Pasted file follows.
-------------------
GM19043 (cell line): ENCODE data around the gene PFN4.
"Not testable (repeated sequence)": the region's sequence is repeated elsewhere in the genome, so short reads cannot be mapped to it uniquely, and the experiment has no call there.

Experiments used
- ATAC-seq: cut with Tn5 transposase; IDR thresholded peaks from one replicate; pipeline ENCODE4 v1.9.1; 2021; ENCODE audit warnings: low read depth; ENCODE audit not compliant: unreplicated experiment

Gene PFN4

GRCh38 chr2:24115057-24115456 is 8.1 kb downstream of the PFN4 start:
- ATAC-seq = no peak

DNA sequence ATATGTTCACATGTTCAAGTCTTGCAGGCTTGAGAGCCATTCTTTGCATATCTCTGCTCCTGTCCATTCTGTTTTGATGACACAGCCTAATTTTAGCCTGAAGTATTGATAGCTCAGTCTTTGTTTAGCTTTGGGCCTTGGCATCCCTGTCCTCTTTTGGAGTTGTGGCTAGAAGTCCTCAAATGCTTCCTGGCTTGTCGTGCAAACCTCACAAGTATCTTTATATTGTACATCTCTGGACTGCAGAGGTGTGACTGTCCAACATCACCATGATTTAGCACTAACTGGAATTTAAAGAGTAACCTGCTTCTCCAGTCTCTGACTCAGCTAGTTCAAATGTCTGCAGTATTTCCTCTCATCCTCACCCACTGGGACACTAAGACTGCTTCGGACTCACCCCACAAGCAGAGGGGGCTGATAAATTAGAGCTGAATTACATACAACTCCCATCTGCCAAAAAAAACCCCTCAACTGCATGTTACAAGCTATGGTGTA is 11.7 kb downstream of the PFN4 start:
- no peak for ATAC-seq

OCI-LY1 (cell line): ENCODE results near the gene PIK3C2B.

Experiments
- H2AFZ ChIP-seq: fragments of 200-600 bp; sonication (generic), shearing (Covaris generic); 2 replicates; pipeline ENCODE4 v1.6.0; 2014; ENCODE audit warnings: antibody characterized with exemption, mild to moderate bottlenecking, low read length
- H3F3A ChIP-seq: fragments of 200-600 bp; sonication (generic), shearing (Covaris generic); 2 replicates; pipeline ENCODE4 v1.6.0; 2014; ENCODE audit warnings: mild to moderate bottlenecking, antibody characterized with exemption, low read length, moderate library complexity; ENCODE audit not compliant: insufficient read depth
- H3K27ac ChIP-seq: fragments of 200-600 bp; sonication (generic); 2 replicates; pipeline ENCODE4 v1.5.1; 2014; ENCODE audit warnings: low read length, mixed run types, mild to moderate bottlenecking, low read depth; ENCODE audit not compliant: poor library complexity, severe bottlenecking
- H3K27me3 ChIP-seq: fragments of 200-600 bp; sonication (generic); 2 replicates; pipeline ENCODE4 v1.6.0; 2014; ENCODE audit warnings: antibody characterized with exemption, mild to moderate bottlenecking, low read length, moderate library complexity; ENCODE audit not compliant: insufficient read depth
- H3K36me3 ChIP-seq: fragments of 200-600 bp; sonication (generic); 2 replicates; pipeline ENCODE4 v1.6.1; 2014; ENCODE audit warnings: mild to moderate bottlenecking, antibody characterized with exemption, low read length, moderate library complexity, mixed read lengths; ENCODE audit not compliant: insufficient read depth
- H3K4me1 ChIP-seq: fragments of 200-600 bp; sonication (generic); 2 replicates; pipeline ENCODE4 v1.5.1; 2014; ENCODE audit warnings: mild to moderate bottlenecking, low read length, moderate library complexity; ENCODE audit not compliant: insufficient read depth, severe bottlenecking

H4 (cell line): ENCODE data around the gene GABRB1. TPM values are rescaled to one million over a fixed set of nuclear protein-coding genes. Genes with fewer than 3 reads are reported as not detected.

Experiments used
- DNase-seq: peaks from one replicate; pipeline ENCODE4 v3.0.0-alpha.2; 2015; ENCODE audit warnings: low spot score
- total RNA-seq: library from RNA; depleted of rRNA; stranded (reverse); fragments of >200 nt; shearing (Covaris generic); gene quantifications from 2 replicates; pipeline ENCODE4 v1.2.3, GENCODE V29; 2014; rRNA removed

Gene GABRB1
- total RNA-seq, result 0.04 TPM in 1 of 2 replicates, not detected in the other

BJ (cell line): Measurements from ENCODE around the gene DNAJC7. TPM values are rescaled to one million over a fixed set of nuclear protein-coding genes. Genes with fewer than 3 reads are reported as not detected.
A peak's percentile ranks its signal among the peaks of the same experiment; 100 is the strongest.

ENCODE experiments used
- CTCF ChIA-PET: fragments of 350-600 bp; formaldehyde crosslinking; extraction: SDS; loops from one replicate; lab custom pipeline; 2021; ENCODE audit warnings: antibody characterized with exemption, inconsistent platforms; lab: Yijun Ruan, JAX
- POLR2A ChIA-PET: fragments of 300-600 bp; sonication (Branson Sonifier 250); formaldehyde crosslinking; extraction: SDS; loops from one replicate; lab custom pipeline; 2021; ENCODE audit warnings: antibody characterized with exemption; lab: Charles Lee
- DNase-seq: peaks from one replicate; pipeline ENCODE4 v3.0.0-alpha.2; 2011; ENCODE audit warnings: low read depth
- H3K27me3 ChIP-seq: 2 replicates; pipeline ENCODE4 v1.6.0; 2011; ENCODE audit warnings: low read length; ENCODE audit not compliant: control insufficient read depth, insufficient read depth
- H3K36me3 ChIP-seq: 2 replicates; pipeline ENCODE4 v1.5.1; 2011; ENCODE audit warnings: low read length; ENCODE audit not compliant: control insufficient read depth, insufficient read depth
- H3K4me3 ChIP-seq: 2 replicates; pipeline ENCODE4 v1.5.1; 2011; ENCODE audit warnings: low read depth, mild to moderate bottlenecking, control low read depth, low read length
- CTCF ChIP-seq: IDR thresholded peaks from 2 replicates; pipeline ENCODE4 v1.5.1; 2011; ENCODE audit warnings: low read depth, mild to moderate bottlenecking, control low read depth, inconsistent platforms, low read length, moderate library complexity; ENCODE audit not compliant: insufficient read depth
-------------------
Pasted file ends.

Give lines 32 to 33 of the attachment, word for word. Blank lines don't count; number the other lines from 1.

- H3K4me3 ChIP-seq: 2 replicates; pipeline ENCODE4 v1.5.1; 2011; ENCODE audit warnings: low read depth, mild to moderate bottlenecking, control low read depth, low read length
- CTCF ChIP-seq: IDR thresholded peaks from 2 replicates; pipeline ENCODE4 v1.5.1; 2011; ENCODE audit warnings: low read depth, mild to moderate bottlenecking, control low read depth, inconsistent platforms, low read length, moderate library complexity; ENCODE audit not compliant: insufficient read depth